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Journal of Cold War Studies 5.2 (2003) 91-92

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Martin Thomas, The French North African Crisis: Colonial Breakdown and Anglo-French Relations, 1945-62. New York: St. Martin's Press, 2000. 287 pp. $65.00.

On 10 June 2001 Le Monde reported a dearth of interest in France in colonial studies. The prestigious Chair at the Sorbonne on these affairs has long been vacant, and scholarships for students working on theses on French North African history are going a-begging. Similarly, in the United States, diplomatic history in general and mainstream colonial history more specifically seem to be dying specialties. Yet for all this, there may well be interest in Martin Thomas's study of the end of the French empire in North Africa, for his approach is in some measure military history with a strong sense of geostrategic calculation on the part of the British—a subject still in fashion. Thomas raises questions about such matters as France's use of torture in fighting the Algerian Revolution, an issue that only recently has begun to draw general attention. More important, perhaps, for those looking for a new angle on the process of European decolonization or for additional insights into French beliefs about "Anglo- American" conspiracies to reduce France's position in world affairs, Thomas's book provides useful material.

From the standpoint of colonial history the most original aspect of Thomas's book is that it looks at French policy from the perspective of British authorities. British policy makers had a self-interested edge to their analyses, for they were concerned about the impact of France's travails on British imperial holdings while at the same time hoping to avoid the mistakes committed by the French. Moreover, the terms of London's analysis differed enough from those of Paris to act as a foil for investigating the ideological presuppositions of French policy makers.

The book's shortcoming, however, is its failure to raise analytical issues that would impose greater coherence on the information that Thomas produces. For example, [End Page 91] a fundamental question for historians of decolonization is why the British managed to retreat from empire with relative success while the French fought two terrible wars that they lost—first in Indochina, then in Algeria. Thomas does not ask this question directly, but his book provides useful insights into the French Algerian dilemma.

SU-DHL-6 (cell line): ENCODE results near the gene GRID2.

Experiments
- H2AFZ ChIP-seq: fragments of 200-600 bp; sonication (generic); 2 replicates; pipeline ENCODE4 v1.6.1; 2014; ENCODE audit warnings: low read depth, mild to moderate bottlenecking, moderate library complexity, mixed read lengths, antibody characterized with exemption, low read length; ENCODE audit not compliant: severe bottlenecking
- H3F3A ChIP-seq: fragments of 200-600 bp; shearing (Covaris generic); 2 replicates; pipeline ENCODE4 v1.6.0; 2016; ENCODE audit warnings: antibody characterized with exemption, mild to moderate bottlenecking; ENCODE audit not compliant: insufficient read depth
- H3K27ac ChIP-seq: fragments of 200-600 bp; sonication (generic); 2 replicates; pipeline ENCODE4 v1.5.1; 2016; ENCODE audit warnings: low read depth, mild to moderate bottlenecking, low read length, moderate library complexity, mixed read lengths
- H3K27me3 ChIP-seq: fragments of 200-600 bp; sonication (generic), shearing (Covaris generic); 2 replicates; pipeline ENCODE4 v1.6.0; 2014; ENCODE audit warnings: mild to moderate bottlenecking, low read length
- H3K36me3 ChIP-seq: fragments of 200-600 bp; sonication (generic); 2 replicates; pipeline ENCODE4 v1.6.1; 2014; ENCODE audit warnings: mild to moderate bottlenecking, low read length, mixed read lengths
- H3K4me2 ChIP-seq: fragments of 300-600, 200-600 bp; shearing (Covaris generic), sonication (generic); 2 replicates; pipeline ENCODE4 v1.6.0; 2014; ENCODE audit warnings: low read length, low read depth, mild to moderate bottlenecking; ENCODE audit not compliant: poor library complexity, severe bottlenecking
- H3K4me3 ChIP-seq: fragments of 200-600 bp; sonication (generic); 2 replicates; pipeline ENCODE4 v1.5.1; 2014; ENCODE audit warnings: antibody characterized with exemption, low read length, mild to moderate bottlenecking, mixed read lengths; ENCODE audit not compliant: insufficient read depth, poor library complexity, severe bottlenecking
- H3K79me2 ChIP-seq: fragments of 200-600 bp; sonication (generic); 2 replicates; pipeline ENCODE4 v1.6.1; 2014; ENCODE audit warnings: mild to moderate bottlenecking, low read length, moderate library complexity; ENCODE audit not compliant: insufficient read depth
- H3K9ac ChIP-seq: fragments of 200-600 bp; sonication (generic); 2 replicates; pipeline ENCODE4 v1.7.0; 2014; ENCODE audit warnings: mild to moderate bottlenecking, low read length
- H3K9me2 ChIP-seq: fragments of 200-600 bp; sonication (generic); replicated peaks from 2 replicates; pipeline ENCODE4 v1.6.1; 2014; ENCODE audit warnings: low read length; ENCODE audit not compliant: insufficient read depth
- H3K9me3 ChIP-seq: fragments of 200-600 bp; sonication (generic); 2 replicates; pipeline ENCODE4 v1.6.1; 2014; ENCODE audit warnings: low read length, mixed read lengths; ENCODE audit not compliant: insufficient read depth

On the one hand, the divisions of the Fourth Republic gave the French settlers in Algeria a considerable voice in Paris. On the other hand, French military commanders were persuaded that the uprising in Algeria was somehow related to the Communist forces that had defeated them in Indochina. There also was a general delusion in official France that the Communist challenge in the Cold War was exacerbated by the British and Americans, who were out to diminish France's standing in the world by undermining its colonial regimes. The result was a tragedy for Algeria as well as for the French Fourth Republic, as hundreds of thousands died, hundreds of thousands more lost their homes or were forced from the country, and the government in Paris collapsed.

The most striking story Thomas tells is of the French conviction that the British and Americans were conspiring to reduce French power in North Africa for their own expansionist reasons. Unfortunately, although Thomas demonstrates that this belief was largely nonsensical, he explores neither the origins of French thinking (chiefly in de Gaulle's convictions formed during World War II and played out thereafter in colonial matters) nor its long-term consequences, still evident in recent years as France maintains a critical distance from Washington in world affairs. In the case of Rwanda in 1994, for example, France made the terrible mistake of seeing the struggle there as being fundamentally one between Francophone and Anglophone Africa.

To focus on French policy is perhaps to slight what Thomas says is "the core of this book" (p.12), namely, British reactions to the trials of French decolonization. Thomas finds the British sometimes smug...